Workplace ostracism, which is regarded as "social death, " is rampant in organizations and has attracted significant research attention. We extend the understanding of workplace ostracism by conducting a meta-analysis of studies of the relationships between workplace ostracism and its consequences. We also explore the moderating effects of national culture (i.e., collectivism vs. individualism) and the mediating effects of organization-based self-esteem (OBSE). The results of a meta-analysis of 95 independent samples (N = 26,767) reveal that exposure to workplace ostracism is significantly related to individuals' attitudes, well-beings, and behaviors. Moreover, the effects of workplace ostracism on belongingness, job satisfaction, emotional exhaustion, organizational citizenship behavior (OCB) toward individuals (OCBI), organizational deviance, and interpersonal deviance are stronger in individualist contexts than in collectivist contexts. However, the relationships between workplace ostracism and organizational identification and OCB are stronger in collectivist contexts than in individualist contexts. Our meta-analytical structural equation modeling also provides evidence of the mediating effects of OBSE on the relationships between workplace ostracism and organizational commitment, job satisfaction, and job performance. The implications and limitations of our study and future research directions are also discussed.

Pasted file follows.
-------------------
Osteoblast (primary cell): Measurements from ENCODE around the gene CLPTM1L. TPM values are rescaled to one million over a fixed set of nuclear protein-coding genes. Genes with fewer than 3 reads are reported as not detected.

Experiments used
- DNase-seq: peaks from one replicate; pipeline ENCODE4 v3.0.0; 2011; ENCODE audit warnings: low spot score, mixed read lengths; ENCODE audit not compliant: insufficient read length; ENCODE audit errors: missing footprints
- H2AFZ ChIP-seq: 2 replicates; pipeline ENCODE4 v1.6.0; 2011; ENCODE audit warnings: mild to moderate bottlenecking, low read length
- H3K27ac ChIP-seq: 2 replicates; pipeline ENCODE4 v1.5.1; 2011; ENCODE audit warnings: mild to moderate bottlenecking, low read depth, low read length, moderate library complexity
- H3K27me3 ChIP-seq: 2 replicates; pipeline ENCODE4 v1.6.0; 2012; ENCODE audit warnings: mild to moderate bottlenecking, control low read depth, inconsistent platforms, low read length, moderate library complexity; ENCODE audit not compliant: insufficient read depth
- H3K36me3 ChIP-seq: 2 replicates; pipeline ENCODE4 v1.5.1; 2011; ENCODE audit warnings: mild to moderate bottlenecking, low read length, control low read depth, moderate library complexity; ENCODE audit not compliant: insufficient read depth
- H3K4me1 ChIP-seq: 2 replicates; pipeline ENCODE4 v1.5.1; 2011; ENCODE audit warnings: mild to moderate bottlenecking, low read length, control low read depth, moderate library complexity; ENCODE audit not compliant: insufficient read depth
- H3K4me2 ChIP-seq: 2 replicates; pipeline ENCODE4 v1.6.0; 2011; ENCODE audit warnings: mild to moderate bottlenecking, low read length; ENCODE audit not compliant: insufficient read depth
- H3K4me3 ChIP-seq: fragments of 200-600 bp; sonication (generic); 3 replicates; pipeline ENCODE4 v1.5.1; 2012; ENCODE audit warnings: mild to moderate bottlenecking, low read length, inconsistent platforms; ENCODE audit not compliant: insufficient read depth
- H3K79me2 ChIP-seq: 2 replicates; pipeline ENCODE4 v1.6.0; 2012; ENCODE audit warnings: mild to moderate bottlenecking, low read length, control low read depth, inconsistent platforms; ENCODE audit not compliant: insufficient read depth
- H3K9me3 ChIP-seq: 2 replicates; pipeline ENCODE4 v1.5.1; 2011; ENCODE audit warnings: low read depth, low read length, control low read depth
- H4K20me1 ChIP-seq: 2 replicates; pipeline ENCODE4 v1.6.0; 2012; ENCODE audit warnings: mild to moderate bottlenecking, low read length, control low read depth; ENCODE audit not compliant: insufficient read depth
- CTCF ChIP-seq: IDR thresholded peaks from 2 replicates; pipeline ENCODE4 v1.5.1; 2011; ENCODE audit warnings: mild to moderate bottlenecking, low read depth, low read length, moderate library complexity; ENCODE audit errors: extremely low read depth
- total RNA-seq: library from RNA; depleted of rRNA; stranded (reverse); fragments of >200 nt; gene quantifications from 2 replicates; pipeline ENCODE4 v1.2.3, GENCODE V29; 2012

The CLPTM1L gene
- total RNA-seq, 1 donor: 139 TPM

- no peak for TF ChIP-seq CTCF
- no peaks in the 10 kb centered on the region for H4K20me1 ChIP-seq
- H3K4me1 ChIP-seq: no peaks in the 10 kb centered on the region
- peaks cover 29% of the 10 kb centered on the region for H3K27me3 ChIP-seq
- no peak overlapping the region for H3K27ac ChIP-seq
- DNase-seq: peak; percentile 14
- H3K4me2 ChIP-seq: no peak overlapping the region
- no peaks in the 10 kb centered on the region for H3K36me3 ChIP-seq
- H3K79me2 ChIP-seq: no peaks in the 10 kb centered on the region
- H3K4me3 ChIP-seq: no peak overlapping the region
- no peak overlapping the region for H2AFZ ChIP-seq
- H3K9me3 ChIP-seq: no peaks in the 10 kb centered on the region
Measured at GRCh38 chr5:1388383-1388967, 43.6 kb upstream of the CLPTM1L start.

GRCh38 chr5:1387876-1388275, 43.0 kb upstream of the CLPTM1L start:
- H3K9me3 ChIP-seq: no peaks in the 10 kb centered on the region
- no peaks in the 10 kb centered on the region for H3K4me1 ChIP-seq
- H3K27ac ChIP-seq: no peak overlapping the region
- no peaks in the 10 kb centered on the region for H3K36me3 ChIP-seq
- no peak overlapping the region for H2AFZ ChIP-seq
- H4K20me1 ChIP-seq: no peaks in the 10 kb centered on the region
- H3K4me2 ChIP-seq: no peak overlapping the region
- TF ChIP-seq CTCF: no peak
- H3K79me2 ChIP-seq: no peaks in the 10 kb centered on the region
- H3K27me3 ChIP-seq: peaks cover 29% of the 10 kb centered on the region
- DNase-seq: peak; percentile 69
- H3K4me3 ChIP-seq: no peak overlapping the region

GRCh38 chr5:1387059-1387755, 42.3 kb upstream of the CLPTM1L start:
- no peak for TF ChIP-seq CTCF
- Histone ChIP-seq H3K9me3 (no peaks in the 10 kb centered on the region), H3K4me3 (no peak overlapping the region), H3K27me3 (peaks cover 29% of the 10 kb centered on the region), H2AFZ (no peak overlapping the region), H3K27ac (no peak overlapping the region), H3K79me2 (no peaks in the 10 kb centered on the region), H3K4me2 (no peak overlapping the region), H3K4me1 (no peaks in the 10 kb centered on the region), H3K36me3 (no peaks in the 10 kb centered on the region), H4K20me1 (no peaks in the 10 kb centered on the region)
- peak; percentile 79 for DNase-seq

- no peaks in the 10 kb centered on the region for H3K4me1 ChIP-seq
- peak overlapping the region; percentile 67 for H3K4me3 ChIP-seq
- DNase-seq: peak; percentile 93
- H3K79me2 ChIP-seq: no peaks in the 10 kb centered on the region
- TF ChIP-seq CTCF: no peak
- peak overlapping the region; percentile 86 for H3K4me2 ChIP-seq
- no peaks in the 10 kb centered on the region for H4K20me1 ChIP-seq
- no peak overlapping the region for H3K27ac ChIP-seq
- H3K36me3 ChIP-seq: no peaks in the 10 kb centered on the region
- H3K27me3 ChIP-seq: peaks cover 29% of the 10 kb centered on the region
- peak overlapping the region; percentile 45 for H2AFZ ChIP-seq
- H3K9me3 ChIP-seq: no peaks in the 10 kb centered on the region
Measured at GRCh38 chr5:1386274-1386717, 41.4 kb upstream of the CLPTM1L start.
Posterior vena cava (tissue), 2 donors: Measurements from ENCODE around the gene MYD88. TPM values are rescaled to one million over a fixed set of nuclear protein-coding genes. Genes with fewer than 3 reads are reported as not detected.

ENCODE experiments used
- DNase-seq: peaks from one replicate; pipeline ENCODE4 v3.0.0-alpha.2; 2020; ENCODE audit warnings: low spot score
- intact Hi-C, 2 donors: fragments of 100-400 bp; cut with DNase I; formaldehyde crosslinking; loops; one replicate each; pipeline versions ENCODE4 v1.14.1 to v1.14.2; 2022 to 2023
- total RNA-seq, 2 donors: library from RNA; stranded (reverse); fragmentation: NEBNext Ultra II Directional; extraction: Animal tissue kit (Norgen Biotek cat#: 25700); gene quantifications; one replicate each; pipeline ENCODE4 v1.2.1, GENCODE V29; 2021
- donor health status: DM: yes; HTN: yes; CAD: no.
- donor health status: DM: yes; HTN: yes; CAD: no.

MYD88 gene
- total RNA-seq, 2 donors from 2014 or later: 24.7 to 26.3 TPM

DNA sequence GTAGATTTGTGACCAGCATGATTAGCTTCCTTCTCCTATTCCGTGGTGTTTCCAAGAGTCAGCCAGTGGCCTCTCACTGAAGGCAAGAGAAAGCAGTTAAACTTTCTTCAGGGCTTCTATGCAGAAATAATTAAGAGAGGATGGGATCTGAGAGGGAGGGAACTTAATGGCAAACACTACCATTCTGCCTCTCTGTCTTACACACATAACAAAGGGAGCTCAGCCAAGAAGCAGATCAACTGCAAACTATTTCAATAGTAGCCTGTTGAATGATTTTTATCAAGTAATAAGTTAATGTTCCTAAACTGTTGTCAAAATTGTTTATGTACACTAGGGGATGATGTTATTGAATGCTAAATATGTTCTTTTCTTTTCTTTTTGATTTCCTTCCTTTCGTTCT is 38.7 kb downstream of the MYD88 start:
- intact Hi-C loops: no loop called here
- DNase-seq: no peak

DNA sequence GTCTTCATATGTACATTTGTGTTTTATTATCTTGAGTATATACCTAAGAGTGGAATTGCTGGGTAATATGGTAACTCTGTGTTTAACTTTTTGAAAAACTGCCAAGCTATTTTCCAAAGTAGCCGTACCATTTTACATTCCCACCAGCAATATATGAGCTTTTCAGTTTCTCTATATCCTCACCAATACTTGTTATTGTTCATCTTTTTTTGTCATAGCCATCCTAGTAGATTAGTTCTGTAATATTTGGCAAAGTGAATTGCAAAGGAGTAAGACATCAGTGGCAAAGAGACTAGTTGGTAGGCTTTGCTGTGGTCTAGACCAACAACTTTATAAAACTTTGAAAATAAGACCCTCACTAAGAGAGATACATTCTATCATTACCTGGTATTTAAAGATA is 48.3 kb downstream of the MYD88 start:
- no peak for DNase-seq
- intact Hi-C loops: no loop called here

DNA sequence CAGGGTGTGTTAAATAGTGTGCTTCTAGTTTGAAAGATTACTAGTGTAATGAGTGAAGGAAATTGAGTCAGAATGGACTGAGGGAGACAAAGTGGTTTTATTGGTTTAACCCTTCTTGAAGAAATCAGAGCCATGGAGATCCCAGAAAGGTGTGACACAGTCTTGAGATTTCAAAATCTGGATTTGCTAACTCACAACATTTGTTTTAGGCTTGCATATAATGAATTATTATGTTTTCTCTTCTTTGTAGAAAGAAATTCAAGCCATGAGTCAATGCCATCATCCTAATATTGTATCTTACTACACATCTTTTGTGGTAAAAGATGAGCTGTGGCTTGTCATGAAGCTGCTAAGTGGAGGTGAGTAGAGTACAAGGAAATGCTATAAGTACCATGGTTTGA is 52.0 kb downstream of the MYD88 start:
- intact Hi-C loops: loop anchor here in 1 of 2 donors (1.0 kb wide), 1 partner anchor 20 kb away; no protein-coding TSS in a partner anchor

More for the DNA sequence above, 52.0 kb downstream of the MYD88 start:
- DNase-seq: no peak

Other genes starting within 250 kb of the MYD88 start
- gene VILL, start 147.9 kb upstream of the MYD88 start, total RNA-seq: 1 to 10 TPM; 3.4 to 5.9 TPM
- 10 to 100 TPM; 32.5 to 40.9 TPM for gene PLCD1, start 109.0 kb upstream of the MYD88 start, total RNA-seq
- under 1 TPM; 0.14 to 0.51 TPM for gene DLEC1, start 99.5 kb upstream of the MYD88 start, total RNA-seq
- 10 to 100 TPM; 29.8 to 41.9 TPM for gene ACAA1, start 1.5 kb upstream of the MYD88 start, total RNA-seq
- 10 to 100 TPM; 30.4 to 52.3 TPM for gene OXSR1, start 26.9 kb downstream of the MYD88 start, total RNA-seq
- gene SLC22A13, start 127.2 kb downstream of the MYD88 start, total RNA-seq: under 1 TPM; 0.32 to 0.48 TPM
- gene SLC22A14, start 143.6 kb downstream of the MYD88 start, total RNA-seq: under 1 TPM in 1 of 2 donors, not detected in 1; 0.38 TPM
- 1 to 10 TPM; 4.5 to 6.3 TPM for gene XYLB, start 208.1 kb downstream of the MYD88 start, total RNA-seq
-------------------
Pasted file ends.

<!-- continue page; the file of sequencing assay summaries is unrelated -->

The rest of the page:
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- organization-based self-esteem
- workplace ostracism